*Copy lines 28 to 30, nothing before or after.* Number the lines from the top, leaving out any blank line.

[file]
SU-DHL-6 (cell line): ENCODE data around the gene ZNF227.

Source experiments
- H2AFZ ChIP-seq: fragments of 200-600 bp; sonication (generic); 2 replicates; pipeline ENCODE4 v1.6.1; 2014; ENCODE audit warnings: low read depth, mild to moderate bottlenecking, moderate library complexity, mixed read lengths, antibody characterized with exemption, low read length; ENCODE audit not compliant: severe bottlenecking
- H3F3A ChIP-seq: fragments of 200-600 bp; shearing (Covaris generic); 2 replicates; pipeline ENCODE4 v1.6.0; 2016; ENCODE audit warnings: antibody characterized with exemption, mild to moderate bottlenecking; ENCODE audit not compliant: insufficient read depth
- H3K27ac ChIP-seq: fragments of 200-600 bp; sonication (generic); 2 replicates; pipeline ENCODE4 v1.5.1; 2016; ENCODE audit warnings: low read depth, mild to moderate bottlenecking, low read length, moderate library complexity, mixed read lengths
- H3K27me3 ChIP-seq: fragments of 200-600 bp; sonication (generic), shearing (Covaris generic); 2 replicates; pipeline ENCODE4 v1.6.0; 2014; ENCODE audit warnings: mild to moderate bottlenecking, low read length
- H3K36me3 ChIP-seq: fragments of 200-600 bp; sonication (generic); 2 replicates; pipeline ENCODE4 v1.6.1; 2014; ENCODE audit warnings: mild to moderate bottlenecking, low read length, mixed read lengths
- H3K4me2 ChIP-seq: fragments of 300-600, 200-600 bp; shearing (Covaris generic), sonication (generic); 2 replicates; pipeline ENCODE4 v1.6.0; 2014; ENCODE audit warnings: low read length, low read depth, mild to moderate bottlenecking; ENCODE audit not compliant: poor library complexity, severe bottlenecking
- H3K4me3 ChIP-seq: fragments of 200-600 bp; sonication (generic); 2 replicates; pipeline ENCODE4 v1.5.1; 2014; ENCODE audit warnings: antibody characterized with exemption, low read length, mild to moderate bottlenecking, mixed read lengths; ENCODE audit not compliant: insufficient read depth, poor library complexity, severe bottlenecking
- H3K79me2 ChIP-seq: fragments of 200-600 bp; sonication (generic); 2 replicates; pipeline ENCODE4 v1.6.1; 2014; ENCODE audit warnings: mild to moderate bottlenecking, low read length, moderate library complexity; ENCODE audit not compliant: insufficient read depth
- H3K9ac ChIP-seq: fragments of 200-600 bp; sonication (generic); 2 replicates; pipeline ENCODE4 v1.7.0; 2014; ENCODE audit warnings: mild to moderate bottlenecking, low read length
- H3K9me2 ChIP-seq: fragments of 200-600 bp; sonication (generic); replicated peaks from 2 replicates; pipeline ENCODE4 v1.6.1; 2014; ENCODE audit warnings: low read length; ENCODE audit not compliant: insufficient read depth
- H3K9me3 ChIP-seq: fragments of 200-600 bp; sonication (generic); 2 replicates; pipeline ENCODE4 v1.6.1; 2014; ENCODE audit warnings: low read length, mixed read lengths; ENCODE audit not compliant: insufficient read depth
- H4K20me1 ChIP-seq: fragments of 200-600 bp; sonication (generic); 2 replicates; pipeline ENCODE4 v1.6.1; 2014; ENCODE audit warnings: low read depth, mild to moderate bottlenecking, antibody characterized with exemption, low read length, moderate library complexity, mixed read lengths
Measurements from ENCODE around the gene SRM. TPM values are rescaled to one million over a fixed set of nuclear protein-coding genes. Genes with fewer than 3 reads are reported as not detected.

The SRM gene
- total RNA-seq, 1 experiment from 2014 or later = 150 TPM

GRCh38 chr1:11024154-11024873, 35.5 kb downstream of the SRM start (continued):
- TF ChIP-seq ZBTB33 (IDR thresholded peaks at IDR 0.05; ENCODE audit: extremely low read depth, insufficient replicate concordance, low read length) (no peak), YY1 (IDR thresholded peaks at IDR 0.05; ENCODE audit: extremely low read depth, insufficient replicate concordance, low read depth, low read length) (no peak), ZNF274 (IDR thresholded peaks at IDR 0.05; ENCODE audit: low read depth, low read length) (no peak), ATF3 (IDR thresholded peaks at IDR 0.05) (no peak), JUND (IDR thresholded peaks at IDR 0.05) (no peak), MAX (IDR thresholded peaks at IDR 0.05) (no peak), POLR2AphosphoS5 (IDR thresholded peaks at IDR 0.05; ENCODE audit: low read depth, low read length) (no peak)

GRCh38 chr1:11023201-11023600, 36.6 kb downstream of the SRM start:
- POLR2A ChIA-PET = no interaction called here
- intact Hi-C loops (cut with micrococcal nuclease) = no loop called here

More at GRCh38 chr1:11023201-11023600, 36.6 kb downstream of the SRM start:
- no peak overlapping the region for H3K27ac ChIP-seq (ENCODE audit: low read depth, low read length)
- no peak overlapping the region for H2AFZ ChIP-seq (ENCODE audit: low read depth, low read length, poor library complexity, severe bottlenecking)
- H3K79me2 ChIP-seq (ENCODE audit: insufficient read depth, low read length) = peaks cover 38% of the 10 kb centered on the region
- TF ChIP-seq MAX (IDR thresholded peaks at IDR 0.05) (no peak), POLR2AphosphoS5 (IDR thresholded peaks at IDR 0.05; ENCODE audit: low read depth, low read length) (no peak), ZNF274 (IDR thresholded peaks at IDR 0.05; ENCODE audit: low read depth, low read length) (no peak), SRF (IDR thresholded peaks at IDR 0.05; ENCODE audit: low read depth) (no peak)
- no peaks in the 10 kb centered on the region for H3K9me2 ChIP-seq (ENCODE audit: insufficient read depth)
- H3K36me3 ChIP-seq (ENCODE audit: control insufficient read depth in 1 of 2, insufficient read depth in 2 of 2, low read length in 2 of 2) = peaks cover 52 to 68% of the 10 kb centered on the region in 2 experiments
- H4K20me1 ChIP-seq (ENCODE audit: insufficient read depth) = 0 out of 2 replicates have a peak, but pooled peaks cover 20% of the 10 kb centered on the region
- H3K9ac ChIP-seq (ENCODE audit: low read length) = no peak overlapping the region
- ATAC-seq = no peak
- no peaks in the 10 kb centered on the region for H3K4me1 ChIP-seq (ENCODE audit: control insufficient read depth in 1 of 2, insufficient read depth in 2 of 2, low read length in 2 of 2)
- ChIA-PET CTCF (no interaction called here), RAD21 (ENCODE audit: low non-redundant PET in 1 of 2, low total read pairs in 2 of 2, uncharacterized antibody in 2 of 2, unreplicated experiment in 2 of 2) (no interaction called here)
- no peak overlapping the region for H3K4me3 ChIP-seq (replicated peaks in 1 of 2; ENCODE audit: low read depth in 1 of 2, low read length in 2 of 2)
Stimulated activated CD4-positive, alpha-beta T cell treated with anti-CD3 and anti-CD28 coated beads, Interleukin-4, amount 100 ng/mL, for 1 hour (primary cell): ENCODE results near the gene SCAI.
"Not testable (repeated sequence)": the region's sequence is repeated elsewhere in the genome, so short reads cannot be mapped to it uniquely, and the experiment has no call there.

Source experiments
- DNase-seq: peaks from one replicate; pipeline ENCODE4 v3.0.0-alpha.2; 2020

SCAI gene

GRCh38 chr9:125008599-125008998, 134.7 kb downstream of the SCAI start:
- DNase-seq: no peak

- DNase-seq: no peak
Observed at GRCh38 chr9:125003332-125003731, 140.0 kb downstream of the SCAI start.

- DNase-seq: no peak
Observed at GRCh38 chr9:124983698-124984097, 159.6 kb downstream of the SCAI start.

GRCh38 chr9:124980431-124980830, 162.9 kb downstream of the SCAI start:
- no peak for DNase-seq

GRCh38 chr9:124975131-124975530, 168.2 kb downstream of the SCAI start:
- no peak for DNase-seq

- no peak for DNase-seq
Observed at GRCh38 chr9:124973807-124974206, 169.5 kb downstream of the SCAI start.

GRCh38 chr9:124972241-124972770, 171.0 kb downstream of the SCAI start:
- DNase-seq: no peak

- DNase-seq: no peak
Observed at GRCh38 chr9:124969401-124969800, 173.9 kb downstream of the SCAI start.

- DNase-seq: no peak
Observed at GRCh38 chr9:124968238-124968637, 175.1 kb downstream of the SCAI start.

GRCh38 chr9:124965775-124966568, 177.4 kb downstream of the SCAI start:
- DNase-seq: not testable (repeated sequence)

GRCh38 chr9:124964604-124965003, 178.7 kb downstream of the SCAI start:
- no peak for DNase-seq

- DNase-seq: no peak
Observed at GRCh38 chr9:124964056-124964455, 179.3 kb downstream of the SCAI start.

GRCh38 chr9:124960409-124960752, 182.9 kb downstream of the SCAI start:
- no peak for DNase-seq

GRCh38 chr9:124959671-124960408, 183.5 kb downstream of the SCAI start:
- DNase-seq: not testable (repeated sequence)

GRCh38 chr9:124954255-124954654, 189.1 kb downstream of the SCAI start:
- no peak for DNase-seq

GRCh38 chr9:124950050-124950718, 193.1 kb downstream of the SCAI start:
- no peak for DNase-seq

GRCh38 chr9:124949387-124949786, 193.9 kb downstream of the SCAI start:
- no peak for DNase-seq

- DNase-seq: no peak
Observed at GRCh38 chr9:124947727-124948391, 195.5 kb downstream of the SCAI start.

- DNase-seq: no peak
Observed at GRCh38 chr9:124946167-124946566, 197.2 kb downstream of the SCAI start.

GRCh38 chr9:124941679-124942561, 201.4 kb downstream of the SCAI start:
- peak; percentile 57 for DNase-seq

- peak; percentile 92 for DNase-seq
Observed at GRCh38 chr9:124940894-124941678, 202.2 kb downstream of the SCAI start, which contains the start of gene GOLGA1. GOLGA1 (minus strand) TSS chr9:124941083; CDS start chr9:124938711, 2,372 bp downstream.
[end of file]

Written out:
- no peaks in the 10 kb centered on the region for H3K9me2 ChIP-seq (ENCODE audit: insufficient read depth)
- H3K36me3 ChIP-seq (ENCODE audit: control insufficient read depth in 1 of 2, insufficient read depth in 2 of 2, low read length in 2 of 2) = peaks cover 52 to 68% of the 10 kb centered on the region in 2 experiments
- H4K20me1 ChIP-seq (ENCODE audit: insufficient read depth) = 0 out of 2 replicates have a peak, but pooled peaks cover 20% of the 10 kb centered on the region